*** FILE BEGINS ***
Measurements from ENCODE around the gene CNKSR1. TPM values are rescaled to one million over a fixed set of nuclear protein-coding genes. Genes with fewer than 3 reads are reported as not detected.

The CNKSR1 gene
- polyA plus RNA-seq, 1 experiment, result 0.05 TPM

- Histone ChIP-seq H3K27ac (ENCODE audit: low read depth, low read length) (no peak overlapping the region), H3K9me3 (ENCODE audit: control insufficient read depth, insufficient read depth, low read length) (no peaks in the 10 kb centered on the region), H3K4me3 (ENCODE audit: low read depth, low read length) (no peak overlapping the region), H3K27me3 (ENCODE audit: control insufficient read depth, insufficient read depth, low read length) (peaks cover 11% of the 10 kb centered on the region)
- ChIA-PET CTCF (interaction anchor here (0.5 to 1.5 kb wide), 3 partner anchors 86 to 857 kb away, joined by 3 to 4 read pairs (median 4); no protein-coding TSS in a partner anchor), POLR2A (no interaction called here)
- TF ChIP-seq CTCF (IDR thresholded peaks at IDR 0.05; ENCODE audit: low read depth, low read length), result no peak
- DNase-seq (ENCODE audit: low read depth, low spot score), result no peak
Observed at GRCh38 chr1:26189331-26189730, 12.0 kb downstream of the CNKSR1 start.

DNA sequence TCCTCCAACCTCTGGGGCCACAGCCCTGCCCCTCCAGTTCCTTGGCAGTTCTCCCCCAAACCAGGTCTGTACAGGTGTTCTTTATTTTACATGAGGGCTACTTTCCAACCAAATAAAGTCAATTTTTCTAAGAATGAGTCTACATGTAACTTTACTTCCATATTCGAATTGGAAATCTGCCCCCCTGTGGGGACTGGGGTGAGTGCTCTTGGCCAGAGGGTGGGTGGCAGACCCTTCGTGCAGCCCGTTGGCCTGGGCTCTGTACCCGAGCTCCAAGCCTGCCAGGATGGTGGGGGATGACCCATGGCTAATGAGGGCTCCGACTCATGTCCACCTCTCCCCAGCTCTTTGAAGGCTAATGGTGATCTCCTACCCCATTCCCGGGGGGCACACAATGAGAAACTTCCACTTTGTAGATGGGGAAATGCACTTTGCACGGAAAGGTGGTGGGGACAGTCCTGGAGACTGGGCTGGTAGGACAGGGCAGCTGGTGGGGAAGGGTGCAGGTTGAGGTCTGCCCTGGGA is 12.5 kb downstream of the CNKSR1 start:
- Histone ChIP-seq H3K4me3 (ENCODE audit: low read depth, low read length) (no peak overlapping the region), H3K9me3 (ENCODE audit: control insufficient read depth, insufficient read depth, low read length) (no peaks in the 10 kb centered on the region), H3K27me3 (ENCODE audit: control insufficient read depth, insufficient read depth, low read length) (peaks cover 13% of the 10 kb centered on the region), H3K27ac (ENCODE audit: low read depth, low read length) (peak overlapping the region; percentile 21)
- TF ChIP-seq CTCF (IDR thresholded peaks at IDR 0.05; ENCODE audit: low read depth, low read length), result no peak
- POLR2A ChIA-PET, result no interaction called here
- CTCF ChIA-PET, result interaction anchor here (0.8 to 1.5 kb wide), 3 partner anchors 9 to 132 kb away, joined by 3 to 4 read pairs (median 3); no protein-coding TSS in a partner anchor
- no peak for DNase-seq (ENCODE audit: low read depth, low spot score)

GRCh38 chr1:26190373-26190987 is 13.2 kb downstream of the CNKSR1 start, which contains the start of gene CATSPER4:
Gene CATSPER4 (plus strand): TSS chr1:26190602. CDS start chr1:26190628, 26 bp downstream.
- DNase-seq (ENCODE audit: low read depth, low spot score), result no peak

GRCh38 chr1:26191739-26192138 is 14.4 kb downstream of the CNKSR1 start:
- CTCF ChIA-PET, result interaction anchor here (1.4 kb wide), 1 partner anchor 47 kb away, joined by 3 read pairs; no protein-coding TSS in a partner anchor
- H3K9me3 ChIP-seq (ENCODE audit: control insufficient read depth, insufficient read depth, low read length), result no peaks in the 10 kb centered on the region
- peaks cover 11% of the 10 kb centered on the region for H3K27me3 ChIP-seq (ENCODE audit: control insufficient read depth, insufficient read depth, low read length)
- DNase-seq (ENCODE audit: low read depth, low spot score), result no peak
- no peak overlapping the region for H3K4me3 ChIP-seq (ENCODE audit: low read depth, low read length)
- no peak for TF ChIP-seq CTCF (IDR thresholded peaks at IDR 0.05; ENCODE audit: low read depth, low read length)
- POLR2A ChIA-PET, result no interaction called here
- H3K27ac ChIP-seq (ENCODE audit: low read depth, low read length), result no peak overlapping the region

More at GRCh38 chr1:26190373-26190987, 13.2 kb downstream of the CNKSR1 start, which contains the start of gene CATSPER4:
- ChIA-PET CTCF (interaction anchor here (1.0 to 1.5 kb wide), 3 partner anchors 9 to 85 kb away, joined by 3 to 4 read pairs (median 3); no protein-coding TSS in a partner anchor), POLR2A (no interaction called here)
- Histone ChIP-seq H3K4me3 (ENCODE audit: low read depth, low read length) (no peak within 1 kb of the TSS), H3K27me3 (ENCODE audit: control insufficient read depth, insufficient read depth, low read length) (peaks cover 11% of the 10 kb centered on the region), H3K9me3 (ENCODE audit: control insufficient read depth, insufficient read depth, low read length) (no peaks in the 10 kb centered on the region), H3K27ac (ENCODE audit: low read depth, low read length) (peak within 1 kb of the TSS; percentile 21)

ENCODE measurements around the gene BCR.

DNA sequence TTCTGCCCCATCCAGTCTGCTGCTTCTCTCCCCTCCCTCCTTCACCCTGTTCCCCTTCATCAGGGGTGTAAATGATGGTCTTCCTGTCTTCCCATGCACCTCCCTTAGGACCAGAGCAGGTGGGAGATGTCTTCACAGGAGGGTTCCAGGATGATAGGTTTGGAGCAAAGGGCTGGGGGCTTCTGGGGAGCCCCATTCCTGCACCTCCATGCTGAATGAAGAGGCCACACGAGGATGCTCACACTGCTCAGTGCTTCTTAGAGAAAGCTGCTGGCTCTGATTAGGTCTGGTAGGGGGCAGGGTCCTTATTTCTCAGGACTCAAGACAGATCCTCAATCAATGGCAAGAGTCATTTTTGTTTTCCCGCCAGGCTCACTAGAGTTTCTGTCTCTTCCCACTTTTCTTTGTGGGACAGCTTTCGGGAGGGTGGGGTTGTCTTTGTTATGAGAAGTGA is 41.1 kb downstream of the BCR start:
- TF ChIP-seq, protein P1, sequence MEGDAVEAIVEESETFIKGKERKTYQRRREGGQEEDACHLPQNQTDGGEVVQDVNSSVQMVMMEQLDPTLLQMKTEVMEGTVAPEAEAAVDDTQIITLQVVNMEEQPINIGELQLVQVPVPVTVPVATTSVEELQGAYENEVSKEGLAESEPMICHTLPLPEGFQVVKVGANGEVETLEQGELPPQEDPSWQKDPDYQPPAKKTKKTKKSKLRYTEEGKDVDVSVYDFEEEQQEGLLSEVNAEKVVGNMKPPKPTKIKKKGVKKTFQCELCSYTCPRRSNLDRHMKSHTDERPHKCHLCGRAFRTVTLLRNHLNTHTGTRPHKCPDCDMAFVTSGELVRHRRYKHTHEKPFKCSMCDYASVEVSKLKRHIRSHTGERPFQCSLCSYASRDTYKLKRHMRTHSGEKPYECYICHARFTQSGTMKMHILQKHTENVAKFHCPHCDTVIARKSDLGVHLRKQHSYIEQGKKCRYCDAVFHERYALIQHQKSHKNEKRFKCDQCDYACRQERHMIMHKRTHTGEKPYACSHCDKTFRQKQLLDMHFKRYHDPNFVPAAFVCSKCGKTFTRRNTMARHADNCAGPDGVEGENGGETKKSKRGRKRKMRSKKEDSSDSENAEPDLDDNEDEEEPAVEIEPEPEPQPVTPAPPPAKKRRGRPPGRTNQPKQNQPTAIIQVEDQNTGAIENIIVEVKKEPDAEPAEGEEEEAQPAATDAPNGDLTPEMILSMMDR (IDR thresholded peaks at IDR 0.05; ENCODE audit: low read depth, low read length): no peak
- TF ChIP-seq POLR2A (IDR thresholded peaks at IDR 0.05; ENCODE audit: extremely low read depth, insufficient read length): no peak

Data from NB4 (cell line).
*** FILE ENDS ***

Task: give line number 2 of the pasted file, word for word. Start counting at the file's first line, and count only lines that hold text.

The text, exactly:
The CNKSR1 gene